2011 was certainly the Year of Foreclosure Fallout. Earlier in December, Attorney General Martha Coakley filed a huge consumer protection lawsuit over wrongful foreclosures against the top 5 U.S. lenders, Bank of America Corp., J.P. Morgan Chase & Co., Wells Fargo & Co., Citigroup Inc. and Ally Financial. Coakley also names Mortgage Electronic Registration System, or MERS, the electronic mortgage registration system which proliferated during the securitization boom of the last decade. The lawsuit said it sought “to hold multiple banks accountable for their rampant violations of Massachusetts law and associated unfair and deceptive conduct amidst the foreclosure crisis that has gripped Massachusetts and the nation since 2007.” The case remains pending.

Massachusetts Real Estate Attorneys Win Legal Victory Ensuring Their Place At Closing Table

In the closely watched case of Real Estate Bar Association (REBA) v. National Estate Information Services (NREIS), Massachusetts real estate attorneys won a huge legal victory reaffirming their long-standing role to oversee the closing process and conduct closings in Massachusetts. The case pitted Mass. attorneys vs. out of state notary companies who were trying to conduct notary real estate closings without trained attorneys. Siding with the consumer, the court required “not only the presence but the substantive participation of an attorney on behalf of the mortgage lender.”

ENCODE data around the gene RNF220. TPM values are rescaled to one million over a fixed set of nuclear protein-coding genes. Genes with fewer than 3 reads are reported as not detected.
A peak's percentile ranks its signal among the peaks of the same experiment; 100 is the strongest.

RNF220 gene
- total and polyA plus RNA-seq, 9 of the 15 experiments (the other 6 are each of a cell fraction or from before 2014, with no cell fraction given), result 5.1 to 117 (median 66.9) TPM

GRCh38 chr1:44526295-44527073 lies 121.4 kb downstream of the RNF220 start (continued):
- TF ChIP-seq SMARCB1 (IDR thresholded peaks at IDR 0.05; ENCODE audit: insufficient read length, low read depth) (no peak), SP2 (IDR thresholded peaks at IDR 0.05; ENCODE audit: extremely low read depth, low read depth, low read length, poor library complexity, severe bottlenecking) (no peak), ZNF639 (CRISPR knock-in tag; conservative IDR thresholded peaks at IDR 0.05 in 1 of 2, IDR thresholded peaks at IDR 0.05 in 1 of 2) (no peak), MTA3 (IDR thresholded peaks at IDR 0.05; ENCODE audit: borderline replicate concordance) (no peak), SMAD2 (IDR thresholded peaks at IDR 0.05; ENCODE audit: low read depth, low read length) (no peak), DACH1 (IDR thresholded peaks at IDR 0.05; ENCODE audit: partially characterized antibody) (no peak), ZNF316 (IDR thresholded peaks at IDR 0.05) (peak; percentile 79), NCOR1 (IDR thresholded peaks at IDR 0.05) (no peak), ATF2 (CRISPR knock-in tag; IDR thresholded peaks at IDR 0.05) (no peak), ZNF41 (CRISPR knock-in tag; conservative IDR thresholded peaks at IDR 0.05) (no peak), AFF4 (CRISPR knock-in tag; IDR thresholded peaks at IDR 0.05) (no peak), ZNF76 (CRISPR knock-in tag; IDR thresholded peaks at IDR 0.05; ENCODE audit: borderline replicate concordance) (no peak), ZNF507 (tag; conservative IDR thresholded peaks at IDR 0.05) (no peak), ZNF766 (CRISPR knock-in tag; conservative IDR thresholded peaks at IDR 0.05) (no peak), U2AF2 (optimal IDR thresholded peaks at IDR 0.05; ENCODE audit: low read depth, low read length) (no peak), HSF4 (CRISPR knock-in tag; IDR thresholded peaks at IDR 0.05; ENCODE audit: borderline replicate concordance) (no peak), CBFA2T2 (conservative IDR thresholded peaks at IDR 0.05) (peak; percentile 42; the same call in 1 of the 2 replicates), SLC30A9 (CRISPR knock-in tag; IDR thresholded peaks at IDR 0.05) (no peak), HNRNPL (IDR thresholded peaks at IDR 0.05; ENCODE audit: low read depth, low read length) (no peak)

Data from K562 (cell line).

New Homestead Law

This year saw the passing of the long-awaited comprehensive revision to our outdated Homestead Act. Here is a summary:

  • All Massachusetts homeowners receive an automatic homestead exemption of $125,000 for protection against certain creditor claims on their principal residence without having to do anything.
  • All Mass. residents are eligible for a $500,000 “declared homestead exemption” by filing a declaration of homestead at the registry of deeds. For married couples, both spouses will now have to sign the form–which is a change from prior practice.
  • Homesteads are now available on 2-4 family homes, and for homes in trust.
  • The existing “elderly and disabled” homestead will remain available at $500,000.
  • If you have a homestead as a single person, and get married, the homestead automatically protects your new spouse. Homesteads now pass on to the surviving spouse and children who live in the home.
  • You do not have to re-file a homestead after a refinance.

More Foreclosure Fallout With Bevilacqua and Eaton Cases